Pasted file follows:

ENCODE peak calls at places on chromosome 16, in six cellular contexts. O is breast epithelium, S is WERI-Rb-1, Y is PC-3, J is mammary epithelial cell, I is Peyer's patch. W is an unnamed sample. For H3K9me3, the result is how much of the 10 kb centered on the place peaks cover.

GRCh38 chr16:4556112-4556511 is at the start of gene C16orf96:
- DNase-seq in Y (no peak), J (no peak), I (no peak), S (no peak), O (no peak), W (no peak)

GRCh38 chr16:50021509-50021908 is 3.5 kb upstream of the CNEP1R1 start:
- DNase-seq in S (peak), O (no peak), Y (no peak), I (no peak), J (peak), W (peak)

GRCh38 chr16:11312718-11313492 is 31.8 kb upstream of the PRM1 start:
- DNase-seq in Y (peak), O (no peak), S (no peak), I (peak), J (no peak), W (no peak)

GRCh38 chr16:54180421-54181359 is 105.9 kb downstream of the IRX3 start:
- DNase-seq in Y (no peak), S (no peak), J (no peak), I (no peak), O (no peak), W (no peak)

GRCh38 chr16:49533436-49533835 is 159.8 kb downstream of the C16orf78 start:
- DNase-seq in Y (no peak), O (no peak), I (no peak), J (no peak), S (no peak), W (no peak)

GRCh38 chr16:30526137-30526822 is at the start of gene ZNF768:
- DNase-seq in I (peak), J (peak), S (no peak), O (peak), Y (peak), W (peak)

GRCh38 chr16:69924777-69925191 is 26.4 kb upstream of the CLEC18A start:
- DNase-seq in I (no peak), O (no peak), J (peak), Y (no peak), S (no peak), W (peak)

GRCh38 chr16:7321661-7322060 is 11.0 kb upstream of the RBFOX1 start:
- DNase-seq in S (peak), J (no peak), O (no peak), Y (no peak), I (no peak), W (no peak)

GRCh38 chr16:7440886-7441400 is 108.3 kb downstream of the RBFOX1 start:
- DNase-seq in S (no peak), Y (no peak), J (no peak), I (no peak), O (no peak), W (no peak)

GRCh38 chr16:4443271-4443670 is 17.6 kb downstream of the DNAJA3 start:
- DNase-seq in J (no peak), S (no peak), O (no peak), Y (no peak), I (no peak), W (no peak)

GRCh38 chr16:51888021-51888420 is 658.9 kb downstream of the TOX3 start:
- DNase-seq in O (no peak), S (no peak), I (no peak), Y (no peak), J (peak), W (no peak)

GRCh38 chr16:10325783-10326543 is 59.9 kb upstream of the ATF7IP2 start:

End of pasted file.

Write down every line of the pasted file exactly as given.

ENCODE peak calls at places on chromosome 16, in six cellular contexts. O is breast epithelium, S is WERI-Rb-1, Y is PC-3, J is mammary epithelial cell, I is Peyer's patch. W is an unnamed sample. For H3K9me3, the result is how much of the 10 kb centered on the place peaks cover.

GRCh38 chr16:4556112-4556511 is at the start of gene C16orf96:
- DNase-seq in Y (no peak), J (no peak), I (no peak), S (no peak), O (no peak), W (no peak)

GRCh38 chr16:50021509-50021908 is 3.5 kb upstream of the CNEP1R1 start:
- DNase-seq in S (peak), O (no peak), Y (no peak), I (no peak), J (peak), W (peak)

GRCh38 chr16:11312718-11313492 is 31.8 kb upstream of the PRM1 start:
- DNase-seq in Y (peak), O (no peak), S (no peak), I (peak), J (no peak), W (no peak)

GRCh38 chr16:54180421-54181359 is 105.9 kb downstream of the IRX3 start:
- DNase-seq in Y (no peak), S (no peak), J (no peak), I (no peak), O (no peak), W (no peak)

GRCh38 chr16:49533436-49533835 is 159.8 kb downstream of the C16orf78 start:
- DNase-seq in Y (no peak), O (no peak), I (no peak), J (no peak), S (no peak), W (no peak)

GRCh38 chr16:30526137-30526822 is at the start of gene ZNF768:
- DNase-seq in I (peak), J (peak), S (no peak), O (peak), Y (peak), W (peak)

GRCh38 chr16:69924777-69925191 is 26.4 kb upstream of the CLEC18A start:
- DNase-seq in I (no peak), O (no peak), J (peak), Y (no peak), S (no peak), W (peak)

GRCh38 chr16:7321661-7322060 is 11.0 kb upstream of the RBFOX1 start:
- DNase-seq in S (peak), J (no peak), O (no peak), Y (no peak), I (no peak), W (no peak)

GRCh38 chr16:7440886-7441400 is 108.3 kb downstream of the RBFOX1 start:
- DNase-seq in S (no peak), Y (no peak), J (no peak), I (no peak), O (no peak), W (no peak)

GRCh38 chr16:4443271-4443670 is 17.6 kb downstream of the DNAJA3 start:
- DNase-seq in J (no peak), S (no peak), O (no peak), Y (no peak), I (no peak), W (no peak)

GRCh38 chr16:51888021-51888420 is 658.9 kb downstream of the TOX3 start:
- DNase-seq in O (no peak), S (no peak), I (no peak), Y (no peak), J (peak), W (no peak)

GRCh38 chr16:10325783-10326543 is 59.9 kb upstream of the ATF7IP2 start: